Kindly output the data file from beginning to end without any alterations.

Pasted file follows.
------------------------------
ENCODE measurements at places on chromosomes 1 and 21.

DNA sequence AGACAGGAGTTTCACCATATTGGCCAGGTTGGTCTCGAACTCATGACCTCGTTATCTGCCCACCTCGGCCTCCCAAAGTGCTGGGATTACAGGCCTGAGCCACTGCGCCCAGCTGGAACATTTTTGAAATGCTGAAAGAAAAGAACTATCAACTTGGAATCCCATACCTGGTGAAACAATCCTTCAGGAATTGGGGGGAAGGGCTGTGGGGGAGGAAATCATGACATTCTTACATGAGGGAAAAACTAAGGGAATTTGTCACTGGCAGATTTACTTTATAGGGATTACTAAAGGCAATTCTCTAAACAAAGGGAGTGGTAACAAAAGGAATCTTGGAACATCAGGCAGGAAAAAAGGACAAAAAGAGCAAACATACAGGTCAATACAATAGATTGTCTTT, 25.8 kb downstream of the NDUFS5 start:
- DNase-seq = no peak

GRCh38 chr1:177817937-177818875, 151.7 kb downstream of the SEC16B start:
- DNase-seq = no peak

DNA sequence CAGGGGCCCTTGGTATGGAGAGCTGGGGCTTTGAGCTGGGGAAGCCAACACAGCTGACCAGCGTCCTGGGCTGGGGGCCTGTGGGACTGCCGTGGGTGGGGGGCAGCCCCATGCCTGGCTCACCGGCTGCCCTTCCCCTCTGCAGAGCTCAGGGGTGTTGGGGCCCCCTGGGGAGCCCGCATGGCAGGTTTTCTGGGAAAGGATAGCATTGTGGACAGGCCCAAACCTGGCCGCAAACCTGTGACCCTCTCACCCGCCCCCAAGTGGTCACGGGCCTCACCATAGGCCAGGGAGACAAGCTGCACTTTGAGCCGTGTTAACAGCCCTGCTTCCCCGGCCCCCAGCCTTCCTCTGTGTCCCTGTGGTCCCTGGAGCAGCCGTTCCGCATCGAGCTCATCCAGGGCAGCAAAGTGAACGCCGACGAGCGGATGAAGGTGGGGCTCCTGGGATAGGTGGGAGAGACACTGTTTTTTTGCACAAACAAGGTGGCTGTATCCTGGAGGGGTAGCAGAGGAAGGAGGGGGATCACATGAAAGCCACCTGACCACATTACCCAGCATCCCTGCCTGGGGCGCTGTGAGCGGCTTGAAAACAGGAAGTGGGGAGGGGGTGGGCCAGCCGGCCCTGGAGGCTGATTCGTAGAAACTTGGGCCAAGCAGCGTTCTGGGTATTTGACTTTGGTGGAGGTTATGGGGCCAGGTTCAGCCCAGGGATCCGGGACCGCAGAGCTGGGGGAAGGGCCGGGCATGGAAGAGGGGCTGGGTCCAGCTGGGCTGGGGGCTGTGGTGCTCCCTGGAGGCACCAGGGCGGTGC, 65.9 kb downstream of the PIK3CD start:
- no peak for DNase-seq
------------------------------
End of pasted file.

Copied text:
ENCODE measurements at places on chromosomes 1 and 21.

DNA sequence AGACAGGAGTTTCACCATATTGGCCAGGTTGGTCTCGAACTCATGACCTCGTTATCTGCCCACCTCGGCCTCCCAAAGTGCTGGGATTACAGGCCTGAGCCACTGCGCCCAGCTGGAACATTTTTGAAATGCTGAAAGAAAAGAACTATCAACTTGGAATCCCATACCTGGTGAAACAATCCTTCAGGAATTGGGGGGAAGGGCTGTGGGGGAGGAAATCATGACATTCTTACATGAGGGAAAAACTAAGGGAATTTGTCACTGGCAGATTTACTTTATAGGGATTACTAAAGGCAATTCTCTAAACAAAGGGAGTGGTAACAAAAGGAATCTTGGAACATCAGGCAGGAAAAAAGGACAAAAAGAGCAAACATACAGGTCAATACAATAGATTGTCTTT, 25.8 kb downstream of the NDUFS5 start:
- DNase-seq = no peak

GRCh38 chr1:177817937-177818875, 151.7 kb downstream of the SEC16B start:
- DNase-seq = no peak

DNA sequence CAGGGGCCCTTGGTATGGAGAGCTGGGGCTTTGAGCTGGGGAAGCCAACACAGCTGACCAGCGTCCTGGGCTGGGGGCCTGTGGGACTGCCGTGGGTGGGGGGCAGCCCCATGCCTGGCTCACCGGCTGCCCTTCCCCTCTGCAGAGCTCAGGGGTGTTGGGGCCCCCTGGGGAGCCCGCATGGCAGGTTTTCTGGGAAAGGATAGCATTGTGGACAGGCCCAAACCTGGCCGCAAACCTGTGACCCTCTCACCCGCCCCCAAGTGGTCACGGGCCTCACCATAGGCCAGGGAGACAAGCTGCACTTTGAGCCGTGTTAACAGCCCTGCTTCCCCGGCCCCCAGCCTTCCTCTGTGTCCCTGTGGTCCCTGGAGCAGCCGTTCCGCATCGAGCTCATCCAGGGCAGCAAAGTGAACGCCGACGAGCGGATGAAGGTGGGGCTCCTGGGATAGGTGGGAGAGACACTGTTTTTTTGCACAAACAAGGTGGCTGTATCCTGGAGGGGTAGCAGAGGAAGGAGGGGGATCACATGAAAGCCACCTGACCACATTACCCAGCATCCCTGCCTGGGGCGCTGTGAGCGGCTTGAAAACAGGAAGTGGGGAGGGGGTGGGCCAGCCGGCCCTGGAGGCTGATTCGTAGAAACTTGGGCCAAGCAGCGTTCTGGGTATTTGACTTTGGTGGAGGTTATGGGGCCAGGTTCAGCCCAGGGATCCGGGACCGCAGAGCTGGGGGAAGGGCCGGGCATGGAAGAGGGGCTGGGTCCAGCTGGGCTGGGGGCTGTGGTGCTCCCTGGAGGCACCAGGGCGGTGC, 65.9 kb downstream of the PIK3CD start:
- no peak for DNase-seq